It is possible to have a good time at “RED,” but it is not a very good movie.
Sure enough, I had a great time even though it's not a very good movie.
By contrast, music reviews might as well be written in Italian for all they help me figure out if I'll like something. That's mostly my failing; I lack the musical intelligence to understand what people who have that intelligence are saying to each other. For musical recommendations, I find Pandora to be a better way to go.
So what went wrong? Obviously, I thought I was getting one sort of book after reading the review, and instead I got something that was just badly written. The prose in Reckless Dream -- all of it -- was the sort you get in sex scenes: misty allusions and gauzy metaphors to prevent calling a penis by its anatomically correct name. As a result the sex scenes in Reckless Dream weren't bad, but the rest of it was deeply frustrating.
Okay, so the writing wasn't very good, and as a result the pacing seemed off. It also didn't help that Reckless Dream's author withheld a lot of back-story that could have kept the reader clued in to what was going on.
Here's what I'm struggling with. Why did the plot and characters sound crystal-clear and sparkling in the book review and then be ditch-water gray and murky in the book itself?
One explanation is obvious: the book reviewer is a better writer than Reckless Dream's author. The reviewer made the characters more coherent -- in the book, they were a mess -- and presented the plot as compelling and intriguing. Maybe the reviewer was able to tease out all the good bits for the review and ignored the rest. Maybe I'm just intolerably cranky. But for whatever reason, my cynical verdict is that the book was a snore but the review was great.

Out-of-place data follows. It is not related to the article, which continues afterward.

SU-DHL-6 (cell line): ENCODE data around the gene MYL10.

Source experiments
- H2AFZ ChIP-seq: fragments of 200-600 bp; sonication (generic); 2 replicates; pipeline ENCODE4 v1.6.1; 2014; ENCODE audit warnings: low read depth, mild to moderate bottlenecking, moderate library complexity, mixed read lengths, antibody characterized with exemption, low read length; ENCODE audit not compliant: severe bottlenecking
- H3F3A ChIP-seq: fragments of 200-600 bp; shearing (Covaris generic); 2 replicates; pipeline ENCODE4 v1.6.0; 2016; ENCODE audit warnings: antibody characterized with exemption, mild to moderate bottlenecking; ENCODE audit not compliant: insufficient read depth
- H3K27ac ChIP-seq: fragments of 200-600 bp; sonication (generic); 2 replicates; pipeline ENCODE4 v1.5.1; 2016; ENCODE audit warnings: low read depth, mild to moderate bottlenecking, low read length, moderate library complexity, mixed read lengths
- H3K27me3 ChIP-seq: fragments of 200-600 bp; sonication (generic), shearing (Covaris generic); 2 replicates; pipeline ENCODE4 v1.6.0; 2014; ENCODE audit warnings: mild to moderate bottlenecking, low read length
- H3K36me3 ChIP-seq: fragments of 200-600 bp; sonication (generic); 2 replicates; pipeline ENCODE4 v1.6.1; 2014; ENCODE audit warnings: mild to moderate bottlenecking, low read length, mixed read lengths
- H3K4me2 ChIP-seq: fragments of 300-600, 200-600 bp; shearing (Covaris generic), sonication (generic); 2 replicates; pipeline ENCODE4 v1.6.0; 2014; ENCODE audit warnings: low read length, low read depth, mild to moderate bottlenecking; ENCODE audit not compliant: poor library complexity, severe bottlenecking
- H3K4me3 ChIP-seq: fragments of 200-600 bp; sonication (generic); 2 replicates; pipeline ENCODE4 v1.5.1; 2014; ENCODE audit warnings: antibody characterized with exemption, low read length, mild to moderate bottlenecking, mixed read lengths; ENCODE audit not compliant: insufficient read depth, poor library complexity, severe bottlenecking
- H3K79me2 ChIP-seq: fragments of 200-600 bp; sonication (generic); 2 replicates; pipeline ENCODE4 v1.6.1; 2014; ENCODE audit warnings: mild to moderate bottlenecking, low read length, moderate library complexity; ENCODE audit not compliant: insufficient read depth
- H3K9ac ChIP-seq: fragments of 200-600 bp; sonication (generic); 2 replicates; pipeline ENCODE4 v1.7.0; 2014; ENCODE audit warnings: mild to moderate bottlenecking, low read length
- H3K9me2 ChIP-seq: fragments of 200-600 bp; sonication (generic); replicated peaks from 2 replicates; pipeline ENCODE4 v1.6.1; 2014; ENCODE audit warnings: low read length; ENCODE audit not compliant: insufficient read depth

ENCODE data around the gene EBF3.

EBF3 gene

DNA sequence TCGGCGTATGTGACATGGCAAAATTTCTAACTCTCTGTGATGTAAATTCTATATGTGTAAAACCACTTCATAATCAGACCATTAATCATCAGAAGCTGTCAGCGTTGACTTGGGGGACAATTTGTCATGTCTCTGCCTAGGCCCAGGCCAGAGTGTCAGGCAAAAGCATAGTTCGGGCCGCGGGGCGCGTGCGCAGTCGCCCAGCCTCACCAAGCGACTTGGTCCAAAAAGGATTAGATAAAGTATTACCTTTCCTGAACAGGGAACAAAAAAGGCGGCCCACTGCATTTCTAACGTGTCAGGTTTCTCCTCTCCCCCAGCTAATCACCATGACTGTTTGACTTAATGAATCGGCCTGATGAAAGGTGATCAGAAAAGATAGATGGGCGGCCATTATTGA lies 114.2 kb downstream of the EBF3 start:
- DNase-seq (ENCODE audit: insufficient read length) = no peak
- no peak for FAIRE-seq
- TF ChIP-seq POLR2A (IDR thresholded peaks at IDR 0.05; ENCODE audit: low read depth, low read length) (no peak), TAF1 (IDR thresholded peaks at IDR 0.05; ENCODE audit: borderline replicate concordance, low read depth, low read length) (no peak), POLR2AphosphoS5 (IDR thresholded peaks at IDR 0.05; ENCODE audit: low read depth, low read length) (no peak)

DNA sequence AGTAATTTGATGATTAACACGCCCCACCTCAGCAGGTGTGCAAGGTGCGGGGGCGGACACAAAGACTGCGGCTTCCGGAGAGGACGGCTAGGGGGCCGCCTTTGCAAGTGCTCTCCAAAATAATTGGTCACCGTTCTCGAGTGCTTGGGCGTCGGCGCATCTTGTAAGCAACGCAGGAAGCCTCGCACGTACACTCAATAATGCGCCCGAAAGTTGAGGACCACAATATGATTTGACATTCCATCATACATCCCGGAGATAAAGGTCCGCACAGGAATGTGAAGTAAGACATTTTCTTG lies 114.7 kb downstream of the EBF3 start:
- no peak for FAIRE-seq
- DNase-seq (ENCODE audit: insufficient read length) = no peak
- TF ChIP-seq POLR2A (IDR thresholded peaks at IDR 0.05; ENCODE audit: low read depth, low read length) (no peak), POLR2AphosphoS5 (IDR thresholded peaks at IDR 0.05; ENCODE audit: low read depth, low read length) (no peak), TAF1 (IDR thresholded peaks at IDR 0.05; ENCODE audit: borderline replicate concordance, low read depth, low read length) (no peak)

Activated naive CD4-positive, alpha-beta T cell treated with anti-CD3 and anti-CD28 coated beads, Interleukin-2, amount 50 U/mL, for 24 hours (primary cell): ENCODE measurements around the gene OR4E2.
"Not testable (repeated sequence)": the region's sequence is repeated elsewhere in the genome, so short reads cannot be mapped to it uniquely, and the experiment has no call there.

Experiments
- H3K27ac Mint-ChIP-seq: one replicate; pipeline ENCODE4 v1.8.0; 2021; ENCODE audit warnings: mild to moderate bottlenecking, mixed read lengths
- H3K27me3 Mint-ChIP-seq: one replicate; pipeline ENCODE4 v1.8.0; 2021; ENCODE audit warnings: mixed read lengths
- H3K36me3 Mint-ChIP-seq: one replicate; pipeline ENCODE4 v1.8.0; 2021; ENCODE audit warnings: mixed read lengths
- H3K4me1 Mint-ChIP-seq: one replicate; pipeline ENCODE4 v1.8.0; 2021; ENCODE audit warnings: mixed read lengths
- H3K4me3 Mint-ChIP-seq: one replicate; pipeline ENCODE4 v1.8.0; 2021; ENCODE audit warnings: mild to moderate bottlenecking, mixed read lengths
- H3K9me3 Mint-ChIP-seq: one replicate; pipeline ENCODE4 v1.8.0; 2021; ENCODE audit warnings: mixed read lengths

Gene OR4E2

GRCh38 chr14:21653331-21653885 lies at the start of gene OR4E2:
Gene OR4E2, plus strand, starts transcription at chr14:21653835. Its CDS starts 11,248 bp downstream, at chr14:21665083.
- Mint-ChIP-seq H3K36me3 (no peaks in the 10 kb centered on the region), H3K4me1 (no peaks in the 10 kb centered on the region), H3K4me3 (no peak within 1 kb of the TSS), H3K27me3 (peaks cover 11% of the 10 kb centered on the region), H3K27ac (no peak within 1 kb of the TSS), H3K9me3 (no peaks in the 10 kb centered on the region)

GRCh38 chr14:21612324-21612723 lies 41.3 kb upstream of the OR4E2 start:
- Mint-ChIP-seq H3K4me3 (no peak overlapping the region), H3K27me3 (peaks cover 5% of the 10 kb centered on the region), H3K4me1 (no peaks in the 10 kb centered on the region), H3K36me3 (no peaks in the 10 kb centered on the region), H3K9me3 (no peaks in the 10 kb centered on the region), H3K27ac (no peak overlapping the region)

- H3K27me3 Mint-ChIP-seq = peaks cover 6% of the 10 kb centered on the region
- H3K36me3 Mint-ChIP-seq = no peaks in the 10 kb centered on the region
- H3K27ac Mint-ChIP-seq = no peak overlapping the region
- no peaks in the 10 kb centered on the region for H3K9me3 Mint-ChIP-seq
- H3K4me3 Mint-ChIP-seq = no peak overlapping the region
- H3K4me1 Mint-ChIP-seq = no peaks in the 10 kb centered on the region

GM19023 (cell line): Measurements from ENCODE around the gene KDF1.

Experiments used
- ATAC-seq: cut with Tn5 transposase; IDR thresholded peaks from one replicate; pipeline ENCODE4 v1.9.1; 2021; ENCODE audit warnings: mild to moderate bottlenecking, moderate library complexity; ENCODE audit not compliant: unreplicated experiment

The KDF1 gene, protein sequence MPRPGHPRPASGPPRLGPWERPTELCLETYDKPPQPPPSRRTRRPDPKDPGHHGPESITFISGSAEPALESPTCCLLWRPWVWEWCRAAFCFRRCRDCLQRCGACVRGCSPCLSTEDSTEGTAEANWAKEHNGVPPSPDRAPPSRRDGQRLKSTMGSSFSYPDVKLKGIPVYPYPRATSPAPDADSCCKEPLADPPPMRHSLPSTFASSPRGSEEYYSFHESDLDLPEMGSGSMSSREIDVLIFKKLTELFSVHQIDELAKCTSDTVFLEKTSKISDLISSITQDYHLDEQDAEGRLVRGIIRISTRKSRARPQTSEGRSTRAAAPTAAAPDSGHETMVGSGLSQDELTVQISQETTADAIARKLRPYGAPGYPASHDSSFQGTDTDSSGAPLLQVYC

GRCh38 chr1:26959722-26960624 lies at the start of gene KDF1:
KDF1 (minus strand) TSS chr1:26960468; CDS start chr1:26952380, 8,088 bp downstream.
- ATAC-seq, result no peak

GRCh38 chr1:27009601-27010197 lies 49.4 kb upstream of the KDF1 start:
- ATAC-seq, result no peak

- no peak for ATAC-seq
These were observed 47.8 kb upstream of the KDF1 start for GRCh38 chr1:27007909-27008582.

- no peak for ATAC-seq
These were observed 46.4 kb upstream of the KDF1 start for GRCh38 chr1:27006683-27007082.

Most reviews focus on a recap of the plot and characters, and then finish with a short statement of the reviewer's enjoyment level plus one or two things that were particularly pleasing or disappointing. It's rare that I read a review that actually discusses the style and techniques the writer used. Sometimes it seems the review is of the romance, and not of the book presenting that romance. You know -- the review's all about how much the reviewer liked the characters and believed their relationship, with no mention of whether the book is any good.
What's your experience with book reviews? Have books lived up to, exceeded or fallen short of what the reviewer(s) led you to expect? Are there reviewers you trust, or is it the review itself that helps you to know if you'd like the book? Finally, what elements in a review help you know if you want to read the book?